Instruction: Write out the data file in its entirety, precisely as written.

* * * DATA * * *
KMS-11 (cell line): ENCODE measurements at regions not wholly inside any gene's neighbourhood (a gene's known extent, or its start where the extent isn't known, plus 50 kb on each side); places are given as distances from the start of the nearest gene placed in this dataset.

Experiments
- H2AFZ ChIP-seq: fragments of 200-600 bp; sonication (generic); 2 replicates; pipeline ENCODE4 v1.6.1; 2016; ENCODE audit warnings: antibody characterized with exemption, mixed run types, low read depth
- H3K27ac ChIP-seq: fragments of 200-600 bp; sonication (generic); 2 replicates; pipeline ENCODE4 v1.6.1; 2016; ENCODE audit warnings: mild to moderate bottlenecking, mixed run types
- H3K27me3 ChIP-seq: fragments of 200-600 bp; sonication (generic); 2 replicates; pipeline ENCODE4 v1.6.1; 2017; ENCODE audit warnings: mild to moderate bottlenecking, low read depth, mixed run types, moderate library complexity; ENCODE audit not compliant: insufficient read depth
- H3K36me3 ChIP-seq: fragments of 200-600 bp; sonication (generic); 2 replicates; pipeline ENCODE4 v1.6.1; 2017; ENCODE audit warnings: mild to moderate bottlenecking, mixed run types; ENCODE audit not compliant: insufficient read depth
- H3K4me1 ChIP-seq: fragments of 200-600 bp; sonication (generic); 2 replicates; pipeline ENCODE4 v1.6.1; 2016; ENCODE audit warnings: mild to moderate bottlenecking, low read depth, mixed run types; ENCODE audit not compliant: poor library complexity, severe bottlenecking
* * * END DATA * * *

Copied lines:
KMS-11 (cell line): ENCODE measurements at regions not wholly inside any gene's neighbourhood (a gene's known extent, or its start where the extent isn't known, plus 50 kb on each side); places are given as distances from the start of the nearest gene placed in this dataset.

Experiments
- H2AFZ ChIP-seq: fragments of 200-600 bp; sonication (generic); 2 replicates; pipeline ENCODE4 v1.6.1; 2016; ENCODE audit warnings: antibody characterized with exemption, mixed run types, low read depth
- H3K27ac ChIP-seq: fragments of 200-600 bp; sonication (generic); 2 replicates; pipeline ENCODE4 v1.6.1; 2016; ENCODE audit warnings: mild to moderate bottlenecking, mixed run types
- H3K27me3 ChIP-seq: fragments of 200-600 bp; sonication (generic); 2 replicates; pipeline ENCODE4 v1.6.1; 2017; ENCODE audit warnings: mild to moderate bottlenecking, low read depth, mixed run types, moderate library complexity; ENCODE audit not compliant: insufficient read depth
- H3K36me3 ChIP-seq: fragments of 200-600 bp; sonication (generic); 2 replicates; pipeline ENCODE4 v1.6.1; 2017; ENCODE audit warnings: mild to moderate bottlenecking, mixed run types; ENCODE audit not compliant: insufficient read depth
- H3K4me1 ChIP-seq: fragments of 200-600 bp; sonication (generic); 2 replicates; pipeline ENCODE4 v1.6.1; 2016; ENCODE audit warnings: mild to moderate bottlenecking, low read depth, mixed run types; ENCODE audit not compliant: poor library complexity, severe bottlenecking